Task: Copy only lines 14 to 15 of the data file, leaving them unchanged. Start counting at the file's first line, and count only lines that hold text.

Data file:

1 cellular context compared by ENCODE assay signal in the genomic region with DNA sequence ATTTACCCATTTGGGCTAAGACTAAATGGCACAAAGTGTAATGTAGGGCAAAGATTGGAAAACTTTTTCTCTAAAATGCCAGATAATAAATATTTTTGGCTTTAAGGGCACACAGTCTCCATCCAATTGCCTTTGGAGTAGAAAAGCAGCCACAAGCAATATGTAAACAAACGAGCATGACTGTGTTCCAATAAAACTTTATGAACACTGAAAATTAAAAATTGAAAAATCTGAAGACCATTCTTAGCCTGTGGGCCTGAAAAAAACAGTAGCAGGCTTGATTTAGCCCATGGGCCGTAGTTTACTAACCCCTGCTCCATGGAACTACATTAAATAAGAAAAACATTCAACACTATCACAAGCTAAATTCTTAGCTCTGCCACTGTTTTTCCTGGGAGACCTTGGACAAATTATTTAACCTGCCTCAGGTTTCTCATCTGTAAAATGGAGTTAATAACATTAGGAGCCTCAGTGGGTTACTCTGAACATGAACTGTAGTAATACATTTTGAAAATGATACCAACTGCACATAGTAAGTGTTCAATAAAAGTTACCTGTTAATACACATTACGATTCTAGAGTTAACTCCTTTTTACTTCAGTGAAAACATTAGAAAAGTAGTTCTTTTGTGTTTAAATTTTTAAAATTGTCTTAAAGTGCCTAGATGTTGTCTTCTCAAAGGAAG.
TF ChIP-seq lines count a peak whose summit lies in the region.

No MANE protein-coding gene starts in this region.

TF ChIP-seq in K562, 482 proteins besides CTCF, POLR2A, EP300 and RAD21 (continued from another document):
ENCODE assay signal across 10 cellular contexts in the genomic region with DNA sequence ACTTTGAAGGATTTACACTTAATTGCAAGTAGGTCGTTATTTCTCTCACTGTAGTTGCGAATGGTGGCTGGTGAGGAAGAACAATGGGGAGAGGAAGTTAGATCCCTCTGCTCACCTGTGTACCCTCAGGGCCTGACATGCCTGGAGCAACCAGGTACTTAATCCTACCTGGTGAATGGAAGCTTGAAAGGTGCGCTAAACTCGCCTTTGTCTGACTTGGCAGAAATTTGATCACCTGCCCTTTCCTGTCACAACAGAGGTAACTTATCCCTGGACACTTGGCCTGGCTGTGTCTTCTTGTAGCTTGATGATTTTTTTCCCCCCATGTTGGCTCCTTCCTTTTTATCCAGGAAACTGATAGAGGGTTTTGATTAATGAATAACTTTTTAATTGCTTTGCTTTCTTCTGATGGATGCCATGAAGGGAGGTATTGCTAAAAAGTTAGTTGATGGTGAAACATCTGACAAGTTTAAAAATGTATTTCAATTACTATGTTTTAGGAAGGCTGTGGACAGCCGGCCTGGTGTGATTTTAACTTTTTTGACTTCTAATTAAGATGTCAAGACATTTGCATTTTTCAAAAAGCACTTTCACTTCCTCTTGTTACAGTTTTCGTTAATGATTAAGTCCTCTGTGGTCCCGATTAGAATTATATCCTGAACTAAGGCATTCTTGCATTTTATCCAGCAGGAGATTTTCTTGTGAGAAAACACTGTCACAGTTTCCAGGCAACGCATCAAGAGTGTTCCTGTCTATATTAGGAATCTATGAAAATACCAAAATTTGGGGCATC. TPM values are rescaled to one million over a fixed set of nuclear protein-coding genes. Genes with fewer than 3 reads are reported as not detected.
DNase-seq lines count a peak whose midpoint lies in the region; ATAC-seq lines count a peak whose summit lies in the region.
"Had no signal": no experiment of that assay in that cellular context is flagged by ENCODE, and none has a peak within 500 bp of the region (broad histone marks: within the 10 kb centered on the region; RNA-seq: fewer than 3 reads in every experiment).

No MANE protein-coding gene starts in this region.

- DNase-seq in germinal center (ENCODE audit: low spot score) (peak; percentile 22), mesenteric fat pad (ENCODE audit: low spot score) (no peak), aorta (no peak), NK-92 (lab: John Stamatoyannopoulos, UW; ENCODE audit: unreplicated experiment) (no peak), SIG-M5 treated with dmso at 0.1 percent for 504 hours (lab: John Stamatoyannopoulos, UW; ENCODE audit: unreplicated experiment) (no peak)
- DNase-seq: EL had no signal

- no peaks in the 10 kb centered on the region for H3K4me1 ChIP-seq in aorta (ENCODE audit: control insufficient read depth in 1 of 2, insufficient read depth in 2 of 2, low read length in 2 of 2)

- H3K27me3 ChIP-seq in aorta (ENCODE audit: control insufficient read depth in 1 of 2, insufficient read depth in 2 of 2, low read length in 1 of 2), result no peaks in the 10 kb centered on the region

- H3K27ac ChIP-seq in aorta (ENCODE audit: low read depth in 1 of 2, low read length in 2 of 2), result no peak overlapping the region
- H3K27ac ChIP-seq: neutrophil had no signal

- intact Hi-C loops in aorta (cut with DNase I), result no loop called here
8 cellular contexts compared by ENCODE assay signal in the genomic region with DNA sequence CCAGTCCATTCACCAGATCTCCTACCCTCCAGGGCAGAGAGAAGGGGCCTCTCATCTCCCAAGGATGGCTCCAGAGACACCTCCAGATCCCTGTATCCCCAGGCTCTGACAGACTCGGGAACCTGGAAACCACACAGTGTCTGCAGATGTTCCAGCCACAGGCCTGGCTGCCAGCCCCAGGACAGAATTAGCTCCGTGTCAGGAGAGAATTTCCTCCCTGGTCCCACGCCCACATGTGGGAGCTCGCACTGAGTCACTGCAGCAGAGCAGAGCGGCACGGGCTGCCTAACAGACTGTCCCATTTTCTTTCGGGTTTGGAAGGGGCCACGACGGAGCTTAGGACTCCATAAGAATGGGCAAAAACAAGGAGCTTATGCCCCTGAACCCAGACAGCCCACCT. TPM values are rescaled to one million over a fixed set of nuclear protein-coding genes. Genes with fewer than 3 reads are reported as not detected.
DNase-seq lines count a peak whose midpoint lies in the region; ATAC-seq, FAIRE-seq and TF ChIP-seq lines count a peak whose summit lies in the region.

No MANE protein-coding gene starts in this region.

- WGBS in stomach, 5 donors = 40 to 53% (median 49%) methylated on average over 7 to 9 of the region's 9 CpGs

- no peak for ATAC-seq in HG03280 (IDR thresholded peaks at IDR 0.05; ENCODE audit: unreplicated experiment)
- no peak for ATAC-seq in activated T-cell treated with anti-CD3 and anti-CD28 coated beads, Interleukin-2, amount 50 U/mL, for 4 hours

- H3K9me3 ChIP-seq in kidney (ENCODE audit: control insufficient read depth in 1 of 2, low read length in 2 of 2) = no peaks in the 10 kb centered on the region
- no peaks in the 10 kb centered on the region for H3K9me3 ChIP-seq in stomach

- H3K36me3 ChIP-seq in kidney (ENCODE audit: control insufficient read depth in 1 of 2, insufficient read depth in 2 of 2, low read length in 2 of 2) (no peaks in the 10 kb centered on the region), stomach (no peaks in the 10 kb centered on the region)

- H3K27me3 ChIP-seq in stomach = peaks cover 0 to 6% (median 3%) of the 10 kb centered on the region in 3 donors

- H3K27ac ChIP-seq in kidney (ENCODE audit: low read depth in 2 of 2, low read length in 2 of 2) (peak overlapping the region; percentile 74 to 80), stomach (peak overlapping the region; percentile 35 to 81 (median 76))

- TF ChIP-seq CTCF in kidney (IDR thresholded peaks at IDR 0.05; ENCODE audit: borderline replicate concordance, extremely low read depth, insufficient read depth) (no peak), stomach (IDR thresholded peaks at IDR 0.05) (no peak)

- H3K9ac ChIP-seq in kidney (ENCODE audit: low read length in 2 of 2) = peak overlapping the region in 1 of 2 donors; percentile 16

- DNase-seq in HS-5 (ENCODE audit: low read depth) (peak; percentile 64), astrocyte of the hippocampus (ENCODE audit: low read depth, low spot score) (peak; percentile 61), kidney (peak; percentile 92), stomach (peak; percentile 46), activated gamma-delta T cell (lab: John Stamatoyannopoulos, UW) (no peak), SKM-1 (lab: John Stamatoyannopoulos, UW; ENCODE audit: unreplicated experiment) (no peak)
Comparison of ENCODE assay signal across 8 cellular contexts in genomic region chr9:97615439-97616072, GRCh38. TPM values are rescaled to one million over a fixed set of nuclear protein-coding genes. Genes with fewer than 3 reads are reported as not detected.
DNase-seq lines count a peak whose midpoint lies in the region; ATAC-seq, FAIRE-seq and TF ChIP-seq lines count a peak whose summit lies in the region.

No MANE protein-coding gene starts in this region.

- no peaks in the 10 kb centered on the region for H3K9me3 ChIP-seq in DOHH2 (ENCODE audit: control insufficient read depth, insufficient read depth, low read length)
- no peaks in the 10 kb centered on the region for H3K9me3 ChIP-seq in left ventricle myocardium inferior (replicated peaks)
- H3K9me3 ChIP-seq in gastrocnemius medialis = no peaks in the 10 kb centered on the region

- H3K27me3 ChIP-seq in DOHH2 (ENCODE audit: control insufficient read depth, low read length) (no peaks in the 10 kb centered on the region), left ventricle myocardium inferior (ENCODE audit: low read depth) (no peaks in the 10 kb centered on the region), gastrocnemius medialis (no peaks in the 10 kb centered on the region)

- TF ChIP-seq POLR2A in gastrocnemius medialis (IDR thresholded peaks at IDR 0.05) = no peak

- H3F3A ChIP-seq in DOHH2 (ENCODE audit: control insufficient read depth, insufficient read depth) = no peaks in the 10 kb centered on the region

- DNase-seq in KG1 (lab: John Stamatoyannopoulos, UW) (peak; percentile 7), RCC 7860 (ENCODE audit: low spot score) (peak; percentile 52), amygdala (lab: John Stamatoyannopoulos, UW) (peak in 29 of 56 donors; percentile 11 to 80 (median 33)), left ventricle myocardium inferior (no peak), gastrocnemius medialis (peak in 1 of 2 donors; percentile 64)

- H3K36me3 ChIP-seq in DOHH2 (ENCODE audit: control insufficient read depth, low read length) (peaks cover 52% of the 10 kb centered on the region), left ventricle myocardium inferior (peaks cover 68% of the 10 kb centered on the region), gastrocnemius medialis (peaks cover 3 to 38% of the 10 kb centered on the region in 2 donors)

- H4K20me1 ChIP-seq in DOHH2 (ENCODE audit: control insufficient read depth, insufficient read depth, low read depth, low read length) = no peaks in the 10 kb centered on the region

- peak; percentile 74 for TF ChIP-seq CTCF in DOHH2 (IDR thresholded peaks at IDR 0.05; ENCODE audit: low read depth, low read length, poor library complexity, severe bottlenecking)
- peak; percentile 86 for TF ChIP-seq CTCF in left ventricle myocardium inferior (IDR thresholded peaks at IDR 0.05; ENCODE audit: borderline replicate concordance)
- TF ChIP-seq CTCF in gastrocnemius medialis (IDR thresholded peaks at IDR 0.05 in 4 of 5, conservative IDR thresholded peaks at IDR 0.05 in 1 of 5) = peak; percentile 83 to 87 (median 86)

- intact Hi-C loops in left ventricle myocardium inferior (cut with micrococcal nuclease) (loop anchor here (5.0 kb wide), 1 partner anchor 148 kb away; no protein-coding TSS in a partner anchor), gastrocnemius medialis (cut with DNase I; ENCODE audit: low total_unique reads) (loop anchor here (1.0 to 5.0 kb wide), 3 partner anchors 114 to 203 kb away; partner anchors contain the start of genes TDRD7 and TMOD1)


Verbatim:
- H3K27ac ChIP-seq: neutrophil had no signal

- intact Hi-C loops in aorta (cut with DNase I), result no loop called here